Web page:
EGFRvIII is an alternatively spliced form of the EGF receptor (EGFR) that is the result of the deletion of exons 2 to 7 removing 801 bp from the extracellular domain of the receptor. It has been found to be a constitutively active and ligand independent version of the EGFR that is highly oncogenic. Although absent in nearly all normal human tissues, it is present in many solid tumors and thus is an ideal target for anti-cancer therapies. However, there have been conflicting reports on the prevalence of EGFRvIII in different tumors. We examined the difficulties associated with EGFRvIII detection and have devised a one-step, highly sensitive RT-PCR method for detecting EGFRvIII mRNA from total tumor RNA. Despite the bias of PCR towards smaller fragments, we observed that EGFRvIII is ∼1000 fold less efficiently amplified than wt EGFR , which is most likely due to the G-C content of the EGFRvIII segment. Moreover, total RNA differentially inhibits amplification of EGFRvIII as compared to EGFR leading to an overall decreased efficiency of 105 to 106 fold vs. wt EGFR. To establish a highly sensitive one step RT-PCR method for EGFRvIII detection, we systematically examined several regions of the EGFR cDNA sequence and empirically identified a primer set that robustly amplifies a 186 bp fragment corresponding to EGFRvIII. Nevertheless, in tumor samples we found that amplification of wt EGFR interfered with EGFRvIII detection. To overcome the competitive effect of the wt EGFR sequence, primers with dideoxy-C termini were designed from sequences in exons 2 and 7 to inhibit amplification of wt EGFR. These ddC primers further increased sensitivity of EGFRvIII detection. To overcome the high G-C content and RNA secondary structure present in EGFRvIII, we found the addition of DMSO to a final concentration of 10% enhanced amplification. It was also discovered that a slight degradation of the total RNA further increased amplification efficiency. Using this method, 56% (13/23) of primary breast carcinomas, 52% (25/48) of ovarian tumors, and 56% (9/16) of colon cancers were found positive for the presence of EGFRvIII which is comparable to published results obtained by immunohistochemistry. The elucidation of the difficulties associated with detection of EGFRvIII and the development of a highly sensitive, one-step method for its detection will help to resolve any discrepancies in the presence of EGFRvIII in various tumors.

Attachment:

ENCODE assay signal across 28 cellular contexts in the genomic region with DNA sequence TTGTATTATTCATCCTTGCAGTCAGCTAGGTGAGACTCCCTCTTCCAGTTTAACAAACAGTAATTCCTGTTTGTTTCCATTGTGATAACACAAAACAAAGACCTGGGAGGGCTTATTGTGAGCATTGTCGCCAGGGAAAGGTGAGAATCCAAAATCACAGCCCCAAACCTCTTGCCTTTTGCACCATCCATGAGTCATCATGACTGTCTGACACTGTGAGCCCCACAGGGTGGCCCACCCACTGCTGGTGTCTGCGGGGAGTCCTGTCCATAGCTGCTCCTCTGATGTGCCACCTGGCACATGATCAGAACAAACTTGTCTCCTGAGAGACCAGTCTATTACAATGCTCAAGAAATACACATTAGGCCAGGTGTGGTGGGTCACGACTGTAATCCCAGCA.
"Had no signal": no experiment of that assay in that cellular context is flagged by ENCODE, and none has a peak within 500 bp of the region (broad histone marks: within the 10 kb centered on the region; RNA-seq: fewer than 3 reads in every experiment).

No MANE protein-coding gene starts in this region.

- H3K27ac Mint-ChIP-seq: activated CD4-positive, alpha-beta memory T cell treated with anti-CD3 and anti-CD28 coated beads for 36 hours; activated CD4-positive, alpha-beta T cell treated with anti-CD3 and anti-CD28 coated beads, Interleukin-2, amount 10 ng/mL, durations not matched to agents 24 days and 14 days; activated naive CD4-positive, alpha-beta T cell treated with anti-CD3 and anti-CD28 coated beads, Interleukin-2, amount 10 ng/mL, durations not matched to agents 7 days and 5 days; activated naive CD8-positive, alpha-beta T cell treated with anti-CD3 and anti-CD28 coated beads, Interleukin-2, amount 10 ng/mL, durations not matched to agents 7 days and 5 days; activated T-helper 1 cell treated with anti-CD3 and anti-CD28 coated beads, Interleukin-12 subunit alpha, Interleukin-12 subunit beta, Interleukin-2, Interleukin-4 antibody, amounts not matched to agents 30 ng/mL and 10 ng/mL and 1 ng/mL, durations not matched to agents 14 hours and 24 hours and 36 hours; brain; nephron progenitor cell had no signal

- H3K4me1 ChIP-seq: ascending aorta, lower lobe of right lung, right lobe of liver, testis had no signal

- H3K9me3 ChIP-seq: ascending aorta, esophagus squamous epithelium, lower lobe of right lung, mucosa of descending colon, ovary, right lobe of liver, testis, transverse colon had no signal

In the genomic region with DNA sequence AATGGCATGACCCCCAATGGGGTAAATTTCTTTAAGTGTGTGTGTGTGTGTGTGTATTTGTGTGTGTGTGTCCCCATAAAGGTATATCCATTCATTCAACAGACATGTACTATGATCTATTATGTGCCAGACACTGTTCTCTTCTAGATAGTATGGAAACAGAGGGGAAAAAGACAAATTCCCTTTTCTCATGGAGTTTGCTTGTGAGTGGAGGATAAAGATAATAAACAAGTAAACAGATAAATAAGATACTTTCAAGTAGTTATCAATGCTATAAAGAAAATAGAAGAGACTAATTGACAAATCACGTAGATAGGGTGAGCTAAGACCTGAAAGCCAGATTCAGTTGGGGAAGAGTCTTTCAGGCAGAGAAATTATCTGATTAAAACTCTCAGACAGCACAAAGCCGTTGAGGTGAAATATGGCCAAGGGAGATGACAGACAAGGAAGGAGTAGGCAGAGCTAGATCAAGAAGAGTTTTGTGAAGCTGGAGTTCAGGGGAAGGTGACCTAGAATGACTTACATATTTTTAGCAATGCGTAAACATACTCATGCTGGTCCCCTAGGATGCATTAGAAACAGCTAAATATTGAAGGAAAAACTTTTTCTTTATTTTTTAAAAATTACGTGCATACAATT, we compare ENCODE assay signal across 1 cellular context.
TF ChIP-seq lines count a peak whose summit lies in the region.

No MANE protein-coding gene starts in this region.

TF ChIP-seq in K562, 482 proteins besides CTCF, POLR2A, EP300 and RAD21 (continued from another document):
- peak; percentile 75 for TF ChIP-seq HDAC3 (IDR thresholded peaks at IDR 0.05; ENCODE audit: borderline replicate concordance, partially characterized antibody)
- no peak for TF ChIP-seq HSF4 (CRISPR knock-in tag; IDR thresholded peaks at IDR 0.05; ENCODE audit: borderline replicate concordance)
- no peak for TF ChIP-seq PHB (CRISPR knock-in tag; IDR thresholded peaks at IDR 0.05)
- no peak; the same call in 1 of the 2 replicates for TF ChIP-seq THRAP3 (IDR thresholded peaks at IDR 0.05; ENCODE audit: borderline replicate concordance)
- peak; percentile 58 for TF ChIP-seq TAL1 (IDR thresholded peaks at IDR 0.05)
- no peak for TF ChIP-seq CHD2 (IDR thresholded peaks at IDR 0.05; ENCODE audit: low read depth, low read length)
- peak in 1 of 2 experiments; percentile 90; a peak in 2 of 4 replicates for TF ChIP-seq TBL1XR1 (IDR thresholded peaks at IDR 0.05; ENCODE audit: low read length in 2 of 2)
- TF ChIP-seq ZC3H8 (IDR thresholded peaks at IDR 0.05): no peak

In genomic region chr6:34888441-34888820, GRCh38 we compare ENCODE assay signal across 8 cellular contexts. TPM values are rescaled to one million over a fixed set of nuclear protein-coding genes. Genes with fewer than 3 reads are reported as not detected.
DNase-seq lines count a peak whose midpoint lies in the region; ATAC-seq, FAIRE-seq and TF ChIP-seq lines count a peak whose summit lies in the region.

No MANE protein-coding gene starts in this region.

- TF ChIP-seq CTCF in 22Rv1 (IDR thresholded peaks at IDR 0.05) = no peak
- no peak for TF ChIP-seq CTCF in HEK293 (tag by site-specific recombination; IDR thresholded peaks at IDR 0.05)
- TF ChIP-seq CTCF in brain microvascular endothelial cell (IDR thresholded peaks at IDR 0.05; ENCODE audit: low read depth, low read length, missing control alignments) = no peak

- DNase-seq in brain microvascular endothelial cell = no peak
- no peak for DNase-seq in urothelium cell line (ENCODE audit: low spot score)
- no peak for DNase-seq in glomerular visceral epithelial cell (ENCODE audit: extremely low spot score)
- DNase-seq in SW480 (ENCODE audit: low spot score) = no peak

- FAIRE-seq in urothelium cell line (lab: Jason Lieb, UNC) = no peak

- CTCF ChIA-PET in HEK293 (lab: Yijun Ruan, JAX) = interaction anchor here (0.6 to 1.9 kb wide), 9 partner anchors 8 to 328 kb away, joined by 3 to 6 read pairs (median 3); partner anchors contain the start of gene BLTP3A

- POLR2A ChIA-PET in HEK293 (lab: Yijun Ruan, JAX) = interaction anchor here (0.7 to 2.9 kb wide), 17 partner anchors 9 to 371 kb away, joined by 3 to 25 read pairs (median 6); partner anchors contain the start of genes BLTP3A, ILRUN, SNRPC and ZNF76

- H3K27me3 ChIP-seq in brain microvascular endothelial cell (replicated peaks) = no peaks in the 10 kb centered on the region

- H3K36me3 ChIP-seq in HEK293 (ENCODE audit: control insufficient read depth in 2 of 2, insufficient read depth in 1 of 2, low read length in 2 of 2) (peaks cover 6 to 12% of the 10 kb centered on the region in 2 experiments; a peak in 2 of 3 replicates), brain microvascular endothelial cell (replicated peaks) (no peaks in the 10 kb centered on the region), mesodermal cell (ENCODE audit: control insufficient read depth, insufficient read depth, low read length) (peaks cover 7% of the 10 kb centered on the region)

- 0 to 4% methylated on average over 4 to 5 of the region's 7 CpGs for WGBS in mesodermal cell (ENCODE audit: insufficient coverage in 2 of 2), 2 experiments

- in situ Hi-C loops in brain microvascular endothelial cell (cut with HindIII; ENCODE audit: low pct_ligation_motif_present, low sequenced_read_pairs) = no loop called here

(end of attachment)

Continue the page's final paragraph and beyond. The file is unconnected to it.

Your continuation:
[Proc Amer Assoc Cancer Res, Volume 46, 2005]